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Yorkshire bicycle thief sentenced after selling stolen bike back to its owner

Court hears how accused returned to crime after case worker who was helping him turn his life around fell ill

A bike thief in Yorkshire who sold a bicycle he had stolen back to its rightful owner has been sentenced at Selby Magistrates’ Court.

Kevin Naylor, aged 46, formerly of an address in Selby, had been spotted in August by the owner of a bike he had stolen in May last year from the town’s railway station riding it in the town.

The owner arranged to meet him, paid £30 to get it back, and called the police, reports the York Press.

Naylor, whom the court was told has a history of mental illness, was given a six-month community supervision order and ordered to pay £85 costs and to undertake a ten-day specified activity.

He had pleaded guilty to stealing the bike and to a separate count of handling stolen goods in relation to a sat-nav device police found hidden behind a refrigerator at his home, and which he said he was looking after for an acquaintance.

Keith Haggerty, defending Naylor, said that a case worker who began working with his client while he was serving a prison sentence for an earlier offence had  “dragged him up by his bootlaces,” including making sure he took his prescribed medication.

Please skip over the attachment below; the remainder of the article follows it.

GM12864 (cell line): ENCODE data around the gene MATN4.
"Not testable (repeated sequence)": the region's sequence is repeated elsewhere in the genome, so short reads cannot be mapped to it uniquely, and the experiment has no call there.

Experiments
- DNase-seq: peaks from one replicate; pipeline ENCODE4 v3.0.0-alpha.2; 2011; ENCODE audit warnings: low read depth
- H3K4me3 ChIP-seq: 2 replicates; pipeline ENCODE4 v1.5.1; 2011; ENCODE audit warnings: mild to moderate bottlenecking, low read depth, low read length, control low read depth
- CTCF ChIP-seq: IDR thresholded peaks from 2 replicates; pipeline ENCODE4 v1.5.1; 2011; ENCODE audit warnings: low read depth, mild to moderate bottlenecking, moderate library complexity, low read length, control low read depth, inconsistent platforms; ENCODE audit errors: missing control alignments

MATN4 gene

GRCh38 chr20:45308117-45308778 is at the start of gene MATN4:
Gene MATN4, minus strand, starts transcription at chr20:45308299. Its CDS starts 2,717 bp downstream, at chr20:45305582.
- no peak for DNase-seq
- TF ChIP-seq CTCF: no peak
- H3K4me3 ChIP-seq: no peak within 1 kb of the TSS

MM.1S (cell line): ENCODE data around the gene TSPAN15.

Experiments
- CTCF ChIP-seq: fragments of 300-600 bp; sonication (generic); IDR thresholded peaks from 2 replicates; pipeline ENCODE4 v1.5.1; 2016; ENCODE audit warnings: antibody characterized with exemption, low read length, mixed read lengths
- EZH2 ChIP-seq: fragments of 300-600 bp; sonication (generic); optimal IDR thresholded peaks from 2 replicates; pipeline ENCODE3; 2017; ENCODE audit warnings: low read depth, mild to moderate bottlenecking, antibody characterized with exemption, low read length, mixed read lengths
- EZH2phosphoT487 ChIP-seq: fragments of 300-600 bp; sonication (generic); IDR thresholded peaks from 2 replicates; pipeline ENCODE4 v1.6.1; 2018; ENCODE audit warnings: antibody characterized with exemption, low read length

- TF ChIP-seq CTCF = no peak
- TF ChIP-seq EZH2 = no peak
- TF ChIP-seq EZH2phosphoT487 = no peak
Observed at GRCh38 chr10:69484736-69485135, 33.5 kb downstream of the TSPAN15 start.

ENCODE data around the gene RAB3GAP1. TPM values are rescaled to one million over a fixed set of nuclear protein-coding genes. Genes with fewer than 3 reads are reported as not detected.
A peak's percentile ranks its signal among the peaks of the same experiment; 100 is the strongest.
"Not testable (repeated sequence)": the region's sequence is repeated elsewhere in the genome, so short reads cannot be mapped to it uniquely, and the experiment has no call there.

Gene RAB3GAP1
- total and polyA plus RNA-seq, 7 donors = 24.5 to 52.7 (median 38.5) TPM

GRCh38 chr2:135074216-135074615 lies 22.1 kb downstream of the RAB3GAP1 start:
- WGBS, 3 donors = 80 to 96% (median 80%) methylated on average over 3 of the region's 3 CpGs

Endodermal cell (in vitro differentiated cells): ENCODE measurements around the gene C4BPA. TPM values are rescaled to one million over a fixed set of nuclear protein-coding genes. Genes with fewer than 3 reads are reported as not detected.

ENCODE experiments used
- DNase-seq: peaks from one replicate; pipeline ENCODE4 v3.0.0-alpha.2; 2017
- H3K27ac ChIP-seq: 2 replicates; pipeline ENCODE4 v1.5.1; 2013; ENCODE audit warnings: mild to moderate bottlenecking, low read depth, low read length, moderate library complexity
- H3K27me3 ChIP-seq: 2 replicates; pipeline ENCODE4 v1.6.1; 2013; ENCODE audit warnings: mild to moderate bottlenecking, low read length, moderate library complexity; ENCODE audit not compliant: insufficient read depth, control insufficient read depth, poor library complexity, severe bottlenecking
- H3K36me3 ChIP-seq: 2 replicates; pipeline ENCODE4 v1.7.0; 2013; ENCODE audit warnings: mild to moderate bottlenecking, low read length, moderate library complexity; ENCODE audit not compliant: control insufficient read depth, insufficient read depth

However, that case worker fell ill and had to go into hospital to have an operation, and Naylor was unable to get along with their replacement, missing his medication, not going to meetings, and falling back into crime.

Mr Haggerty added that more recently, Naylor had been complying with conditions placed on him such as meeting care workers, ensuring he followed his course of medication and paying fines, and the magistrates congratulated him on having met the requirements of his deferred sentence.
 

Simon has been news editor at road.cc since 2009, reporting on 10 editions and counting of pro cycling’s biggest races such as the Tour de France, stories on issues including infrastructure and campaigning, and interviewing some of the biggest names in cycling. A law and languages graduate, published translator and former retail analyst, his background has proved invaluable in reporting on issues as diverse as cycling-related court cases, anti-doping investigations, and the bike industry. He splits his time between London and Cambridge, and loves taking his miniature schnauzer Elodie on adventures in the basket of her Elephant Bike.

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